Mohamud was sentenced on Wednesday to 30 years prison time, despite the fact that the prosecutor recommended 40 years.
Interestingly, the case began when his father contacted the FBI, as noted in the video below, about his concerns that his son was becoming drawn to jihad.
Mohamud (pictured) is quite a piece of work, having decided in high school that he didnt like Americans and wanted to pursue jihad so he could kill lots of infidels. When a supposed confederate remarked that the Christmas event would include many children, Mohamud responded, “Yeah, I mean, that’s what I’m looking for.”
But now hes all sorry, apologizing to the Muslim community for making them look bad.
And despite many cases like this one of Somalis being enemies to this country, Washington continues to admit them into American communities, including 8,278 Somali refugees in FY 2014.
Mohamud sentenced to 30 years in tree lighting bomb plot, Associated Press and KGW.com Staff, October 1, 2014
PORTLAND Mohamed Mohamud, the young Somali American convicted of trying to bomb Portlands downtown square while it was filled with holiday cheer, was sentenced Wednesday to 30 years in prison.
Federal prosecutors recommended a 40-year sentence for the 23-year-old. The defense asked for 10 years.
He was arrested Nov. 26, 2010, after pressing a keypad button on a cellphone that he believed would trigger a bomb where thousands of people gathered for the annual lighting of a Christmas tree.
I want to apologize to everyone in the community and everybody who was there, Mohamed Mohamud said during his sentencing for the attempted bomb plot.
He admitted what he did was terribly wrong and apologized to the Muslim community for bringing shame to their religion.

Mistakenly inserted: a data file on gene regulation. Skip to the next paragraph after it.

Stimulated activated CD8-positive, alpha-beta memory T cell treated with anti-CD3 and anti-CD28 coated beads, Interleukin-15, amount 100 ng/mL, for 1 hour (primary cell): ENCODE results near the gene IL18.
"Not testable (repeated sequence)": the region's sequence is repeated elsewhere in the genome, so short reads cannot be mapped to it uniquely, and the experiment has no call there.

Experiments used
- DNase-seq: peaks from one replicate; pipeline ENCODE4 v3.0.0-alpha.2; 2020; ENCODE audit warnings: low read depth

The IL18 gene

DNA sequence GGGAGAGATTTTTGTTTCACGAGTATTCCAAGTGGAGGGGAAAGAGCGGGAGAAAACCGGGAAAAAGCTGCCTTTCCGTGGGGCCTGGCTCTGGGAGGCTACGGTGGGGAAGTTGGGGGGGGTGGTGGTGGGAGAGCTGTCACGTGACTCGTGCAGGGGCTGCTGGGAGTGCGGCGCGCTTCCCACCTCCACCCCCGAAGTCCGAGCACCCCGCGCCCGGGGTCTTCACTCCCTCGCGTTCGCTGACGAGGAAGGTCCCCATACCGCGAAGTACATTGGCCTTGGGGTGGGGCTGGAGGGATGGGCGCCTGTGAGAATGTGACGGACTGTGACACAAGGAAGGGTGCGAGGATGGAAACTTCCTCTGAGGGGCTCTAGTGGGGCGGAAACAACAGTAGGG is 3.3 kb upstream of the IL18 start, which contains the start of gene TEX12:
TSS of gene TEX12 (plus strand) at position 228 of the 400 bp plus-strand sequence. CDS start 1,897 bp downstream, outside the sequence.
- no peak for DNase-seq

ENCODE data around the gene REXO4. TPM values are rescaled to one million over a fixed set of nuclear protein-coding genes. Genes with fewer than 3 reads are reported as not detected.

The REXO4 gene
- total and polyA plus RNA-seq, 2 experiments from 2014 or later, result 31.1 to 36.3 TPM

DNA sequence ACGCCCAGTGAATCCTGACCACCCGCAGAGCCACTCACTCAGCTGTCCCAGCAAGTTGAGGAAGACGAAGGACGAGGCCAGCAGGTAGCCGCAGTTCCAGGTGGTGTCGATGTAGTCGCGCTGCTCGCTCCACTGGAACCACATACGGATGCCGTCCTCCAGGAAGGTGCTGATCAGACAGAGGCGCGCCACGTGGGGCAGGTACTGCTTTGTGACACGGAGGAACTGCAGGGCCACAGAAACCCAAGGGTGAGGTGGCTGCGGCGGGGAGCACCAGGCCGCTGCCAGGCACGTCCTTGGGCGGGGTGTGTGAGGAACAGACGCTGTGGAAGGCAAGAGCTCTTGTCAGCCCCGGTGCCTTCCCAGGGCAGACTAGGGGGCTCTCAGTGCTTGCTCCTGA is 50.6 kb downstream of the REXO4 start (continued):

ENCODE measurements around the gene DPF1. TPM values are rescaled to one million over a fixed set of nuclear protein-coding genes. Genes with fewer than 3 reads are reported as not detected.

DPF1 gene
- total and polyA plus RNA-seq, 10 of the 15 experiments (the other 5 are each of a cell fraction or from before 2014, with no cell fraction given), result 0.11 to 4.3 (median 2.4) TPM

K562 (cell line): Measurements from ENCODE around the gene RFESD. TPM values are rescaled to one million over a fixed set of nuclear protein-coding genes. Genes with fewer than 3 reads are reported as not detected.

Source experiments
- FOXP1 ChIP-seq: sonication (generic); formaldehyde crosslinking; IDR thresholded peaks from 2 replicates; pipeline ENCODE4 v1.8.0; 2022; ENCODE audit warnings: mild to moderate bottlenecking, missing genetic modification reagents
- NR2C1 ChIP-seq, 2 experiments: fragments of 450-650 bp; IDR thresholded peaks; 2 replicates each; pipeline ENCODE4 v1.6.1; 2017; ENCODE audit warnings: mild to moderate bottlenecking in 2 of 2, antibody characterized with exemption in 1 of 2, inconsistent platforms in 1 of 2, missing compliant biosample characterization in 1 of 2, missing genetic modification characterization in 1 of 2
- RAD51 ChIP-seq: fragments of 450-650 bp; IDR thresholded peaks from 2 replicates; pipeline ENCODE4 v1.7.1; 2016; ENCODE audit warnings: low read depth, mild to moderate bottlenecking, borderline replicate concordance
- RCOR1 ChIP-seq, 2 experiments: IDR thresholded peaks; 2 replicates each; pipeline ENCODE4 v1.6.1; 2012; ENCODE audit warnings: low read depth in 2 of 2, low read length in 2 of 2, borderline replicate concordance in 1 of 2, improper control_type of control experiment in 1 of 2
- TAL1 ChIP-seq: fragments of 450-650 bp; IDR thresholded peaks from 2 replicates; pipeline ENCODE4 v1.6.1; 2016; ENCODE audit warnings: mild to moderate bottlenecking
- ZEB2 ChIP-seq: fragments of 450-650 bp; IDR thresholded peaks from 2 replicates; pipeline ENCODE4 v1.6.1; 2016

U.S. District Court Judge Garr King said the sentence was necessary due to the seriousness of the crime and to deter others who might consider similar acts.
This is a sad case, said King.
His mother, father and sister wept as they told the judge that he was an immature boy at the time of the plot and should be given a second chance at life with a shorter sentence.
In reality, nobody was in danger. The truck bomb was a fake supplied by undercover FBI agents posing as al-Qaida recruiters. The undercover agents made friends with Mohamud a teenager at the time after learning he had written for an online jihadi magazine and exchanged emails with accused terrorists.
Jurors rejected Mohamuds entrapment defense at his January 2013 trial. But his lawyers continued to point out that the former Oregon State University student had no plans to attack until after he met the undercover agents.
Mohamuds sentencing was originally scheduled for 2013 but was pushed back a year after the governments disclosure that warrantless overseas wiretaps helped make its case. The defense unsuccessfully sought a new trial.
Lead prosecutor Ethan Knight wrote in his sentencing memorandum that Mohamud never wavered in his willingness to kill thousands that November day.
Really the essence of this case is one mans choice to kill as many people as possible, Knight said.
In a reply submitted two weeks ago, Chief Deputy Public Defender Stephen Sady described the recommended sentence as draconian. He noted that Abu Khalid Abdul-Latif only got an 18-year sentence last year when he was sentenced for plotting to attack a Seattle military processing station with machine guns and grenades.
The evidence at trial established that the defendants murderous conduct was the culmination of a mindset that began to develop years before the commencement of the governments investigation, Knight wrote in the August 2013 filing. Over that period, the defendant became radicalized to such a startling degree that he was willing to commit chilling acts of violence in the name of Islamic extremism.
Unlike Abdul-Latif, Mohamud has shown remorse and did not have a prior criminal background, Sady wrote.
The defense of entrapment does not posit that everything is the governments fault and that he is guiltless, Sady wrote in the Sept. 19 reply. On the contrary, he recognizes that the government had legitimate concerns regarding his writings and activities.
FBI Director James Comey held a press conference in Portland and commended local, state and federal authorities for bringing Mohamud to justice.